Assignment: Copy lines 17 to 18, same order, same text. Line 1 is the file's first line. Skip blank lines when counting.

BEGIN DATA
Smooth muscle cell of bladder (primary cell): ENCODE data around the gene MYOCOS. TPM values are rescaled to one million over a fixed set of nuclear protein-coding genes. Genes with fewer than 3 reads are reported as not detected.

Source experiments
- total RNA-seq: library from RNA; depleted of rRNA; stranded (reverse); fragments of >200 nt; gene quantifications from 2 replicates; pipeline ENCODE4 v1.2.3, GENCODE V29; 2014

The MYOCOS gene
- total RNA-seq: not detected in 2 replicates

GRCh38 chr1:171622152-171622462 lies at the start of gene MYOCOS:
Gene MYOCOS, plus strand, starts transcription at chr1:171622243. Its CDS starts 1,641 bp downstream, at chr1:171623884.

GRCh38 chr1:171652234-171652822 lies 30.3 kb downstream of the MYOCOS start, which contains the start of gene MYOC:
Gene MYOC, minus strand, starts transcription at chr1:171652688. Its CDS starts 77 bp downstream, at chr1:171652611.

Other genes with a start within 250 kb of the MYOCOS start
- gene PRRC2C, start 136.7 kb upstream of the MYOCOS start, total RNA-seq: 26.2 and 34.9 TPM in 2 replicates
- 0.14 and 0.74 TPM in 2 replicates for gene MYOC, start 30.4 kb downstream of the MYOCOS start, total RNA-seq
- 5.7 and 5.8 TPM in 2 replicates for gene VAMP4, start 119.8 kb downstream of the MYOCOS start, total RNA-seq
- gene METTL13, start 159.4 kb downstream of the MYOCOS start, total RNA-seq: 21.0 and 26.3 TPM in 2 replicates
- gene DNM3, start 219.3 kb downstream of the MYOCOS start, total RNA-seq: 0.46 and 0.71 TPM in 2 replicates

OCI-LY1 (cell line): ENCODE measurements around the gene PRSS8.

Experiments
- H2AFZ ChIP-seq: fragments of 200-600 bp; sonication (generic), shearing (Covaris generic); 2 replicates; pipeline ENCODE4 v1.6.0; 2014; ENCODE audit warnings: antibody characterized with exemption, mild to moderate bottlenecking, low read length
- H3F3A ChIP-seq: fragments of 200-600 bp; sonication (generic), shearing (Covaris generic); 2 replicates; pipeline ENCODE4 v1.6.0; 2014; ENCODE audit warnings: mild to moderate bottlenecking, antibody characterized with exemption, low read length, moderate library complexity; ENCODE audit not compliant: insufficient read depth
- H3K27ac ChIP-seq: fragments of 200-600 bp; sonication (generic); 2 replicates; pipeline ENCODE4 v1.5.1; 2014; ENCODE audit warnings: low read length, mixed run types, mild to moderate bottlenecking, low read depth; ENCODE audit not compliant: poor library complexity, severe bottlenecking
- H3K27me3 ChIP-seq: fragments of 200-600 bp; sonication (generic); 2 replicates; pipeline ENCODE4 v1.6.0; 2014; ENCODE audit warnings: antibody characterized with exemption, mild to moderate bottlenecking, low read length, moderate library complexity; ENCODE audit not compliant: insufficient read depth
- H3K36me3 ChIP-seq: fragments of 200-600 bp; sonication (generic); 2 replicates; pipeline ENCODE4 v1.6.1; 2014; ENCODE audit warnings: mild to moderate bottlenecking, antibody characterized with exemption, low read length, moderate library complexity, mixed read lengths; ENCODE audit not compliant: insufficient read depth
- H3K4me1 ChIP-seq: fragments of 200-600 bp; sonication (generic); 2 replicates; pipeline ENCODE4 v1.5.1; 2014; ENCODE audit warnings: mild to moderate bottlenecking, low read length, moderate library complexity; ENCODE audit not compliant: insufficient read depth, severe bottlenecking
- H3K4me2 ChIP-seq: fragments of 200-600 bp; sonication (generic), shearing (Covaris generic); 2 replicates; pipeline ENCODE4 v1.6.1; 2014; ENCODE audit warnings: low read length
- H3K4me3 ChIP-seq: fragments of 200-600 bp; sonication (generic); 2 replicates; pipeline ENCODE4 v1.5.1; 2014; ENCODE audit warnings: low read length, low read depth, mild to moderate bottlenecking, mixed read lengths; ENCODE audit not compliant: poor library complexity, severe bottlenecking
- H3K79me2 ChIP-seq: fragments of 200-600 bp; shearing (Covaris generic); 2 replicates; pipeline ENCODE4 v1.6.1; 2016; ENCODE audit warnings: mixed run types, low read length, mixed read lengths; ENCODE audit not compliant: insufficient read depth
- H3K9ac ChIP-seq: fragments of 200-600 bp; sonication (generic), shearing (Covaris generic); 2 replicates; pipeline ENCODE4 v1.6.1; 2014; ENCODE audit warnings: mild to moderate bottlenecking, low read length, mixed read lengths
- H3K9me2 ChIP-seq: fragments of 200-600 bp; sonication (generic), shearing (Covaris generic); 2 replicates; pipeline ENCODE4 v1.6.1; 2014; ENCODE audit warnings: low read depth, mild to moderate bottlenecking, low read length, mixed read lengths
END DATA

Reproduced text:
Experiments
- H2AFZ ChIP-seq: fragments of 200-600 bp; sonication (generic), shearing (Covaris generic); 2 replicates; pipeline ENCODE4 v1.6.0; 2014; ENCODE audit warnings: antibody characterized with exemption, mild to moderate bottlenecking, low read length